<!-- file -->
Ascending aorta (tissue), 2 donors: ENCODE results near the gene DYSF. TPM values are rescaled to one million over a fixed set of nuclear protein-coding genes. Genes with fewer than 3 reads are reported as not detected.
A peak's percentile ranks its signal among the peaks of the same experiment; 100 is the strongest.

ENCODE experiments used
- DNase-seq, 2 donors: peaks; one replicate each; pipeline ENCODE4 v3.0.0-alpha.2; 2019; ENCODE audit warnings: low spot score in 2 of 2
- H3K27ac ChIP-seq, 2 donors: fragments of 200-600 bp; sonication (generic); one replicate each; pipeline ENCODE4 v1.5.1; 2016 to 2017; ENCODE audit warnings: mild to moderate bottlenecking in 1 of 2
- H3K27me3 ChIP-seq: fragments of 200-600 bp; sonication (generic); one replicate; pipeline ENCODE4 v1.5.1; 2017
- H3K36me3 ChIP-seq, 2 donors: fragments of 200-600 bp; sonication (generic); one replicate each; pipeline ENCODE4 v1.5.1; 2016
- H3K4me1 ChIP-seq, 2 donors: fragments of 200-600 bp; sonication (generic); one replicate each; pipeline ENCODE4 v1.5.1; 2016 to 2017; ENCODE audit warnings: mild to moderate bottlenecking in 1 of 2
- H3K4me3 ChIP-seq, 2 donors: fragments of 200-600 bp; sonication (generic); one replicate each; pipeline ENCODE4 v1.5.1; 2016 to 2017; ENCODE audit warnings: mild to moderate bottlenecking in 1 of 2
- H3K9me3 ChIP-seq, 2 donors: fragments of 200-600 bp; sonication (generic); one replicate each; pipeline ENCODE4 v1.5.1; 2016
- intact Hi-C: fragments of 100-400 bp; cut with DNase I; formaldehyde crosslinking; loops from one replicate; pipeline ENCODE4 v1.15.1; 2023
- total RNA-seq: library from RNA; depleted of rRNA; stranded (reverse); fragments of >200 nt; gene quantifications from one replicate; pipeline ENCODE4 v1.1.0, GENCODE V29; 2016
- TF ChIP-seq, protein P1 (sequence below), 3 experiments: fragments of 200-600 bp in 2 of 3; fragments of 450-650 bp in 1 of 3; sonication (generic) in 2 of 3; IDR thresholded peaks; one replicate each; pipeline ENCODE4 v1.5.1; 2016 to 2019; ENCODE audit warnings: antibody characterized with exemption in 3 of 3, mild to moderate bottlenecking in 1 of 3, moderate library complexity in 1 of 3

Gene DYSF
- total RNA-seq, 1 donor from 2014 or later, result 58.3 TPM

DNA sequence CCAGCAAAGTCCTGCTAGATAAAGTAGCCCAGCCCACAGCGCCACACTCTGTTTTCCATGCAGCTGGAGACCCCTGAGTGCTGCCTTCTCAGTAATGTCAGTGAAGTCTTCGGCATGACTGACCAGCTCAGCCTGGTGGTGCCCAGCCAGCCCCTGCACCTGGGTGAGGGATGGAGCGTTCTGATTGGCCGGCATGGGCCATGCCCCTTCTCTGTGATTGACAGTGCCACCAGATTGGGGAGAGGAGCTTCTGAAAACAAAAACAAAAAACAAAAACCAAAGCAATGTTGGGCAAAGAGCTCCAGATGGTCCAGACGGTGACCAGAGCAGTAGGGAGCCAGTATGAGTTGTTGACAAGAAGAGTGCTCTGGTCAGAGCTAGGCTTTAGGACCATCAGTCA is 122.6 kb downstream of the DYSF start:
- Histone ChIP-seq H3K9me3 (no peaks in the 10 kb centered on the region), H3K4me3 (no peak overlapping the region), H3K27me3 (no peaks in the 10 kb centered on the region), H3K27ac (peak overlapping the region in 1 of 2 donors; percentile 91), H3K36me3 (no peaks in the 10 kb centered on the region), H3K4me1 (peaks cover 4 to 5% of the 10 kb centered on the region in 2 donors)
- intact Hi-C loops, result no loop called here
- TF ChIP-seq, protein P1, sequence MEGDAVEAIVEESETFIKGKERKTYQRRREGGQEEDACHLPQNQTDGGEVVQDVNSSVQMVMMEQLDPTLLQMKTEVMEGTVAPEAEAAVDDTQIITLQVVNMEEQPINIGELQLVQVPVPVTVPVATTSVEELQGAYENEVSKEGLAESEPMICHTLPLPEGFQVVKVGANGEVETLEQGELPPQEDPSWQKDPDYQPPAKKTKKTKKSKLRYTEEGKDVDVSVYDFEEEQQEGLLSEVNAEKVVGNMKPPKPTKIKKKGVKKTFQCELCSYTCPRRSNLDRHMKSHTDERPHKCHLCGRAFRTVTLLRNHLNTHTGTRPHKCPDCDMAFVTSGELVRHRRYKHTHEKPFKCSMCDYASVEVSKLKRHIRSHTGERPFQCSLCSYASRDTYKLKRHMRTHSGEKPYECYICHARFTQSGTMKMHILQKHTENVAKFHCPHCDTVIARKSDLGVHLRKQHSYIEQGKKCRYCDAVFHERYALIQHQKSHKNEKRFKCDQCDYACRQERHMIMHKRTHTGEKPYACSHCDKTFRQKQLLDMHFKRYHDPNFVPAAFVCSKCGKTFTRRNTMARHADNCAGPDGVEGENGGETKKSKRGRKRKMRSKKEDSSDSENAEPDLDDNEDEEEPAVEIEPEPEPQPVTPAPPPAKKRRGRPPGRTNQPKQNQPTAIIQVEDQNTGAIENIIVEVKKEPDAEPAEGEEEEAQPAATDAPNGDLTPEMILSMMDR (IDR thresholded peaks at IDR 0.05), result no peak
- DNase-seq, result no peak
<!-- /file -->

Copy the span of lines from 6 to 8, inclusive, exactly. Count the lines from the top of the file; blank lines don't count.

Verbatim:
- H3K27me3 ChIP-seq: fragments of 200-600 bp; sonication (generic); one replicate; pipeline ENCODE4 v1.5.1; 2017
- H3K36me3 ChIP-seq, 2 donors: fragments of 200-600 bp; sonication (generic); one replicate each; pipeline ENCODE4 v1.5.1; 2016
- H3K4me1 ChIP-seq, 2 donors: fragments of 200-600 bp; sonication (generic); one replicate each; pipeline ENCODE4 v1.5.1; 2016 to 2017; ENCODE audit warnings: mild to moderate bottlenecking in 1 of 2